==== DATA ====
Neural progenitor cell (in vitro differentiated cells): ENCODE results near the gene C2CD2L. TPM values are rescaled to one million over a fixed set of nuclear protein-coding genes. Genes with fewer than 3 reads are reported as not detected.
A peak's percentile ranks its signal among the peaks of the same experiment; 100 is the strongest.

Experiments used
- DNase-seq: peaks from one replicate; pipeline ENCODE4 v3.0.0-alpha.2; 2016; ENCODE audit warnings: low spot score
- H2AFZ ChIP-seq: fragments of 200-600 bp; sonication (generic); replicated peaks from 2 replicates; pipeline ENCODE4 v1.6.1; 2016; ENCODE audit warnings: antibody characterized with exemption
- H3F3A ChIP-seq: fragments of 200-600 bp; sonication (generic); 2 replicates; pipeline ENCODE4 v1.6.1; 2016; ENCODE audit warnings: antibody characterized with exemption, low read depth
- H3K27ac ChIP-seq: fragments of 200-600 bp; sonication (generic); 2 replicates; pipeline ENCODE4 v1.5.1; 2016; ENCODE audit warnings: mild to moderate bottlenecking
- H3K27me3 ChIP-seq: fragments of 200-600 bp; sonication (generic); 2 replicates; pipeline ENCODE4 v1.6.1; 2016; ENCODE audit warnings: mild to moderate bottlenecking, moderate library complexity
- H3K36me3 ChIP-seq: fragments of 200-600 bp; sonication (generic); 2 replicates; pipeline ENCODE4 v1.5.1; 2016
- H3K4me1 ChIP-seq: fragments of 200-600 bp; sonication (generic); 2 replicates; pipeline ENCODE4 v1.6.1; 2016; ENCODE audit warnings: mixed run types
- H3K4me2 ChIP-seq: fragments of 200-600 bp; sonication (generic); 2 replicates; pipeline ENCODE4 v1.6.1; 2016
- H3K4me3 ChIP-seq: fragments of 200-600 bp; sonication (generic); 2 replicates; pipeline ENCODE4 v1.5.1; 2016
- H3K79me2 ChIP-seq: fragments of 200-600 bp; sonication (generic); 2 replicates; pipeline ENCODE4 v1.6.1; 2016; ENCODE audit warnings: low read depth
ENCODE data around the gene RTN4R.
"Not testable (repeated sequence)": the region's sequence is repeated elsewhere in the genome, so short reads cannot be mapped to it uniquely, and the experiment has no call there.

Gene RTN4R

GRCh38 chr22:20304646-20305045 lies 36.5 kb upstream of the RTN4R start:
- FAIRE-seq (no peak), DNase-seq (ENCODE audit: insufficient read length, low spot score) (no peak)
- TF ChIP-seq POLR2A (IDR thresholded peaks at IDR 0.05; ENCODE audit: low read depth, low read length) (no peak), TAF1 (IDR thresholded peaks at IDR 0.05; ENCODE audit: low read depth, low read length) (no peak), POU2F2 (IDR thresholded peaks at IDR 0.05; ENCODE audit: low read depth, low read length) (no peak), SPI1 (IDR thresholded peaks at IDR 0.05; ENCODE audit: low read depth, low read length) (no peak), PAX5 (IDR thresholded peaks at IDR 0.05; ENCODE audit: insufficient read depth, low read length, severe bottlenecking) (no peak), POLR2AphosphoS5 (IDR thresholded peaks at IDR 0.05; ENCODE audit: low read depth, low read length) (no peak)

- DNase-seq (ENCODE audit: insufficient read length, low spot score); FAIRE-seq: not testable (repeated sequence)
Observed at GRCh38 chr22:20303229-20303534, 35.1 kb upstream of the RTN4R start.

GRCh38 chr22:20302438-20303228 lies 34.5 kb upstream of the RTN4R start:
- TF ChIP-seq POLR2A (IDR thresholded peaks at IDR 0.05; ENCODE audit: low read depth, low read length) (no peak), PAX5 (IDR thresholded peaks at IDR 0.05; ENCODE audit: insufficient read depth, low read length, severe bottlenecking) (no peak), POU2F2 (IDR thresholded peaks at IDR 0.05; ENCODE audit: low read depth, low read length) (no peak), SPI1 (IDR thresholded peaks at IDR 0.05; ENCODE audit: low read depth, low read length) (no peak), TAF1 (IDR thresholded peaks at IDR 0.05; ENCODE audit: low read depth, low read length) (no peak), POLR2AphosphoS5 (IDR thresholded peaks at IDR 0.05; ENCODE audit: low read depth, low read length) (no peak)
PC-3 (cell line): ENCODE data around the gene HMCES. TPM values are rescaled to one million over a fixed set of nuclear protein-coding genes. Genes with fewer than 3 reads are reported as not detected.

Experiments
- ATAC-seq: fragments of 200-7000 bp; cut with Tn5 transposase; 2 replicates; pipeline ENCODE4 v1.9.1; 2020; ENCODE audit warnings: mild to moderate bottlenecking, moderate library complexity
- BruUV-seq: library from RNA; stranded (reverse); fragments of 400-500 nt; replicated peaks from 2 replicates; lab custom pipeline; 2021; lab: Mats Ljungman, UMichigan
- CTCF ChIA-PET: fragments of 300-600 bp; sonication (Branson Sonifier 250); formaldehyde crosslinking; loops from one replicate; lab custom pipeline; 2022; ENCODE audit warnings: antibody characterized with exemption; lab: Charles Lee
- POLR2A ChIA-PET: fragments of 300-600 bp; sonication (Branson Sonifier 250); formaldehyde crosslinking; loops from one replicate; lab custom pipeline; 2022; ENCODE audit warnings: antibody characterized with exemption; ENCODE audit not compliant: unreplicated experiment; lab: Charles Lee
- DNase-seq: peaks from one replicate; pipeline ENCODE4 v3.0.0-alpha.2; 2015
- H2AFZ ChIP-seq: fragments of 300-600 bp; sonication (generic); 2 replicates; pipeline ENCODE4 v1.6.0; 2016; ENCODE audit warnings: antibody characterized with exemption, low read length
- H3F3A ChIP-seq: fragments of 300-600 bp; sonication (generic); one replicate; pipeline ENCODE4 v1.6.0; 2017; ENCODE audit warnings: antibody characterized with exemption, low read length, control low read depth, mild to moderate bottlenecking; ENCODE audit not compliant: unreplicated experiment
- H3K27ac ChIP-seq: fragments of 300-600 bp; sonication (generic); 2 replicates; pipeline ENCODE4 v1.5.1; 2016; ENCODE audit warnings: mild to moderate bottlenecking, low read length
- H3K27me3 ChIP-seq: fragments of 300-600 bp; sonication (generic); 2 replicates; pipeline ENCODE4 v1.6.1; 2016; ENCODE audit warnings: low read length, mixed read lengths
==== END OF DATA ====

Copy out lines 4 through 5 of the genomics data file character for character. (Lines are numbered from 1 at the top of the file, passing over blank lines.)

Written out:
- DNase-seq: peaks from one replicate; pipeline ENCODE4 v3.0.0-alpha.2; 2016; ENCODE audit warnings: low spot score
- H2AFZ ChIP-seq: fragments of 200-600 bp; sonication (generic); replicated peaks from 2 replicates; pipeline ENCODE4 v1.6.1; 2016; ENCODE audit warnings: antibody characterized with exemption